Treasury has pledged to release its detailed explanation of the Biden administration’s tax proposals on May 28, though that date could still slip.
The Treasury report is part of the White House budget process, and should finally flesh out many of the tax proposals that President Joe Biden has been discussing for months. Still, the report will represent only start of the legislative process, as congressional Democrats will have significant influence and are facing razor-thin majorities in both the House and Senate. The Senate Finance Committee is hoping to mark up on energy tax legislation on May 26, but that date could also slip.
There has also been increasing interest in moving bipartisan infrastructure legislation. Some Republicans have recently met with the White House about the possibility. Senate Minority Leader Mitch McConnell, R-Ky., has drawn a hard line in refusing to consider tax increases, so any agreement would likely represent only a partial solution for Democrats. The administration would likely pursue a separate partisan package with many of the tax increases and other initiatives Republicans reject. It’s unclear if Republicans would still engage in negotiations if Democrats pursue a two-tract approach.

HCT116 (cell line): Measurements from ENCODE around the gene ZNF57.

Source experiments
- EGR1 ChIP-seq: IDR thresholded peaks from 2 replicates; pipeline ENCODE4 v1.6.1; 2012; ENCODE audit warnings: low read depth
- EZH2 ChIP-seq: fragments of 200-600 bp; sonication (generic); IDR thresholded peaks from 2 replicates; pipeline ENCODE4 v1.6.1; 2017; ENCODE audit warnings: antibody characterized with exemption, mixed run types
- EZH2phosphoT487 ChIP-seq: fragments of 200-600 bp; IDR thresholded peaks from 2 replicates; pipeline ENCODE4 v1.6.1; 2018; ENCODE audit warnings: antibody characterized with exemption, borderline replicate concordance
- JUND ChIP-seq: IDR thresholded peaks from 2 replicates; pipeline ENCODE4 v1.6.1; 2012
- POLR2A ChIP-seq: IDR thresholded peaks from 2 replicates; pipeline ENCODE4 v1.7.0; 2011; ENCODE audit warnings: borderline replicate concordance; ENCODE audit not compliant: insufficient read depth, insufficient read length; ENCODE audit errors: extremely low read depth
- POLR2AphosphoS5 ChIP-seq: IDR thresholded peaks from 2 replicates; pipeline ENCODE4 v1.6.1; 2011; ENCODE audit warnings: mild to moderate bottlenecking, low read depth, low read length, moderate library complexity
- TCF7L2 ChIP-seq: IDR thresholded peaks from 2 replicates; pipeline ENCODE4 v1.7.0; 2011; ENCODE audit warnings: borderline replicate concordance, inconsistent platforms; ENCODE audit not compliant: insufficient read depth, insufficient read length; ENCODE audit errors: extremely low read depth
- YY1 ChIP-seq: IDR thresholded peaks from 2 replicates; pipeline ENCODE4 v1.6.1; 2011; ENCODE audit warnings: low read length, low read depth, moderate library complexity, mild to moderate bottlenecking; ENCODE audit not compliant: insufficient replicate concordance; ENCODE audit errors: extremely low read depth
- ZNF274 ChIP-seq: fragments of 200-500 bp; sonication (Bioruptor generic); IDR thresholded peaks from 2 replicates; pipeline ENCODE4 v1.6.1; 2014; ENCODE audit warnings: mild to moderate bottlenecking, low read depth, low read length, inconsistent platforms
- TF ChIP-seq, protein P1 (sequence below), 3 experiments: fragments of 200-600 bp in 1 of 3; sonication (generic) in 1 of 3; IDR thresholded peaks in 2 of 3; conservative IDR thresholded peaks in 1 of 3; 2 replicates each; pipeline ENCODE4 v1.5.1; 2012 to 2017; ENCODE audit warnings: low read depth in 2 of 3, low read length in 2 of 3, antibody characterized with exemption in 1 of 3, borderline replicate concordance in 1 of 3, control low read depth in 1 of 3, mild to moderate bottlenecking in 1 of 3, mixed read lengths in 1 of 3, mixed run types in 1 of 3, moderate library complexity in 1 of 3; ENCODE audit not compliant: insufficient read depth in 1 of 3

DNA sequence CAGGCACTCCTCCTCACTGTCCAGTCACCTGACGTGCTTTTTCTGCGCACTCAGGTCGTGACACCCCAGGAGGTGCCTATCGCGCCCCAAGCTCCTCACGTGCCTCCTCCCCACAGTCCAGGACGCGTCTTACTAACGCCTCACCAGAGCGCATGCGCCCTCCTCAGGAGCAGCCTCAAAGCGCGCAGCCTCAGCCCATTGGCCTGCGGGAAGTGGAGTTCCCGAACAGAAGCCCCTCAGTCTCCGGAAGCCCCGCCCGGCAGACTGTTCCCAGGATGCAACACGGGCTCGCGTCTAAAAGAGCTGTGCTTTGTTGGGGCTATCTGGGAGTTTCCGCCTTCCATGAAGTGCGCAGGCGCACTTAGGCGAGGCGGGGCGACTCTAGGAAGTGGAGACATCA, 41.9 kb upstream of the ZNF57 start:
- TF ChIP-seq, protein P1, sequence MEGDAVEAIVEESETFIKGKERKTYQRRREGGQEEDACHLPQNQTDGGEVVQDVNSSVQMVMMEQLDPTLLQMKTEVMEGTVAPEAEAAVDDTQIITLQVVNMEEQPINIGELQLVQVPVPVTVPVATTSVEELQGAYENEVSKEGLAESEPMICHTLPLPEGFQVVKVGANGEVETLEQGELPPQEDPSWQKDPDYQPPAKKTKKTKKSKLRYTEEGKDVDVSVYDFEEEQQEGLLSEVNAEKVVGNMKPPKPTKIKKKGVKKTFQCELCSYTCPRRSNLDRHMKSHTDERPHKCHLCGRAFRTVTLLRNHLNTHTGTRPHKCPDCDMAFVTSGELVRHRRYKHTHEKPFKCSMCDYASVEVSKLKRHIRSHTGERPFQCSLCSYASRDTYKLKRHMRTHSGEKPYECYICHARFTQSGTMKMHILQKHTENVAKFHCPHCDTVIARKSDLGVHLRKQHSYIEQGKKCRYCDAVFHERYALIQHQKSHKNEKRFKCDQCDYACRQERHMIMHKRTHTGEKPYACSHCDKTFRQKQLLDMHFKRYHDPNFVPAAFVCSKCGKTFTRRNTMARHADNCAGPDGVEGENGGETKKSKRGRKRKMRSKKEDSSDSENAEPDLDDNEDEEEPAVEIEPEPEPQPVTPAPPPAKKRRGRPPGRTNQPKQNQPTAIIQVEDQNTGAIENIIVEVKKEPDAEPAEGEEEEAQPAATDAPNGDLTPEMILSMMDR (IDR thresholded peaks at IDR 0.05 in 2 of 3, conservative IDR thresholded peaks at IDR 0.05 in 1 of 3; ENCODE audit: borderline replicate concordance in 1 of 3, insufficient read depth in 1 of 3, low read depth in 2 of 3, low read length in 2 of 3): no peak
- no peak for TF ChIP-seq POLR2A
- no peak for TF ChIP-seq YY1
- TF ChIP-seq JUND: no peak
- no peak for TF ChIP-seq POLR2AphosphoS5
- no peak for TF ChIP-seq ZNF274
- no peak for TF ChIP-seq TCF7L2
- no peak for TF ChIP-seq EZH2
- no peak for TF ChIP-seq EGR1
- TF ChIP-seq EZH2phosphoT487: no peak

Dustin Stamper is a managing director in Grant Thornton’s Washington National Tax Office and leads the tax legislative affairs practice for the firm.
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